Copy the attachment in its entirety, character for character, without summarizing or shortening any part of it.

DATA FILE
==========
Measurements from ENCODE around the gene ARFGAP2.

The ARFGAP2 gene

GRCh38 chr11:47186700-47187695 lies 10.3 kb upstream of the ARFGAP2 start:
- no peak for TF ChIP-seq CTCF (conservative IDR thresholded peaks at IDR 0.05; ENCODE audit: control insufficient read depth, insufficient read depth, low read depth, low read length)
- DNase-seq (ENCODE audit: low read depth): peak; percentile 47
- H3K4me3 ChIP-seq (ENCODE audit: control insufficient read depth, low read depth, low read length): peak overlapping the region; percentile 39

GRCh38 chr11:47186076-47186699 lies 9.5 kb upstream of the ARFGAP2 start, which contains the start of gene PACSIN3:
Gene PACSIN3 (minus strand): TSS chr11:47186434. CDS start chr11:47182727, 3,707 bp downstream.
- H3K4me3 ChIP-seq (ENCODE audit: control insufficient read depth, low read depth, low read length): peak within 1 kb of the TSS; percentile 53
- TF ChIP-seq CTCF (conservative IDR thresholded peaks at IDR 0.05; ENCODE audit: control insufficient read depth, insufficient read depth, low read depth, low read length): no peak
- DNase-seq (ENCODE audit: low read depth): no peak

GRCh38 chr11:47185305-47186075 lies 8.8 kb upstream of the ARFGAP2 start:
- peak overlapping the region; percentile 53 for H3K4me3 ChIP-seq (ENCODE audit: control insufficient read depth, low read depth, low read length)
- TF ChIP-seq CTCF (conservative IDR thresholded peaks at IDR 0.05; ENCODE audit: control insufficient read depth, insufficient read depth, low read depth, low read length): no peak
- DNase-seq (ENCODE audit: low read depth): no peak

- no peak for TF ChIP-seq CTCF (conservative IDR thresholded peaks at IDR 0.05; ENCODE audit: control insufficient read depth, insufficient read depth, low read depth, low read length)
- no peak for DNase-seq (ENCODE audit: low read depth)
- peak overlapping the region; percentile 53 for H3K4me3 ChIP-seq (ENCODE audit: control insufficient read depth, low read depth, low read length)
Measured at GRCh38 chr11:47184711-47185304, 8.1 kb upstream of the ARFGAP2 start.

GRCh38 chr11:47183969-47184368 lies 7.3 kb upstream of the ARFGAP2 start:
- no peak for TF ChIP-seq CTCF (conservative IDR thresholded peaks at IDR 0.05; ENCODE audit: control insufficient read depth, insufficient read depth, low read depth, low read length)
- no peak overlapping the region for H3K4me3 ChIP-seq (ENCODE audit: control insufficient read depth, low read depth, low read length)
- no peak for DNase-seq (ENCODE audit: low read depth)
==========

Measurements from ENCODE around the gene ARFGAP2.

The ARFGAP2 gene

GRCh38 chr11:47186700-47187695 lies 10.3 kb upstream of the ARFGAP2 start:
- no peak for TF ChIP-seq CTCF (conservative IDR thresholded peaks at IDR 0.05; ENCODE audit: control insufficient read depth, insufficient read depth, low read depth, low read length)
- DNase-seq (ENCODE audit: low read depth): peak; percentile 47
- H3K4me3 ChIP-seq (ENCODE audit: control insufficient read depth, low read depth, low read length): peak overlapping the region; percentile 39

GRCh38 chr11:47186076-47186699 lies 9.5 kb upstream of the ARFGAP2 start, which contains the start of gene PACSIN3:
Gene PACSIN3 (minus strand): TSS chr11:47186434. CDS start chr11:47182727, 3,707 bp downstream.
- H3K4me3 ChIP-seq (ENCODE audit: control insufficient read depth, low read depth, low read length): peak within 1 kb of the TSS; percentile 53
- TF ChIP-seq CTCF (conservative IDR thresholded peaks at IDR 0.05; ENCODE audit: control insufficient read depth, insufficient read depth, low read depth, low read length): no peak
- DNase-seq (ENCODE audit: low read depth): no peak

GRCh38 chr11:47185305-47186075 lies 8.8 kb upstream of the ARFGAP2 start:
- peak overlapping the region; percentile 53 for H3K4me3 ChIP-seq (ENCODE audit: control insufficient read depth, low read depth, low read length)
- TF ChIP-seq CTCF (conservative IDR thresholded peaks at IDR 0.05; ENCODE audit: control insufficient read depth, insufficient read depth, low read depth, low read length): no peak
- DNase-seq (ENCODE audit: low read depth): no peak

- no peak for TF ChIP-seq CTCF (conservative IDR thresholded peaks at IDR 0.05; ENCODE audit: control insufficient read depth, insufficient read depth, low read depth, low read length)
- no peak for DNase-seq (ENCODE audit: low read depth)
- peak overlapping the region; percentile 53 for H3K4me3 ChIP-seq (ENCODE audit: control insufficient read depth, low read depth, low read length)
Measured at GRCh38 chr11:47184711-47185304, 8.1 kb upstream of the ARFGAP2 start.

GRCh38 chr11:47183969-47184368 lies 7.3 kb upstream of the ARFGAP2 start:
- no peak for TF ChIP-seq CTCF (conservative IDR thresholded peaks at IDR 0.05; ENCODE audit: control insufficient read depth, insufficient read depth, low read depth, low read length)
- no peak overlapping the region for H3K4me3 ChIP-seq (ENCODE audit: control insufficient read depth, low read depth, low read length)
- no peak for DNase-seq (ENCODE audit: low read depth)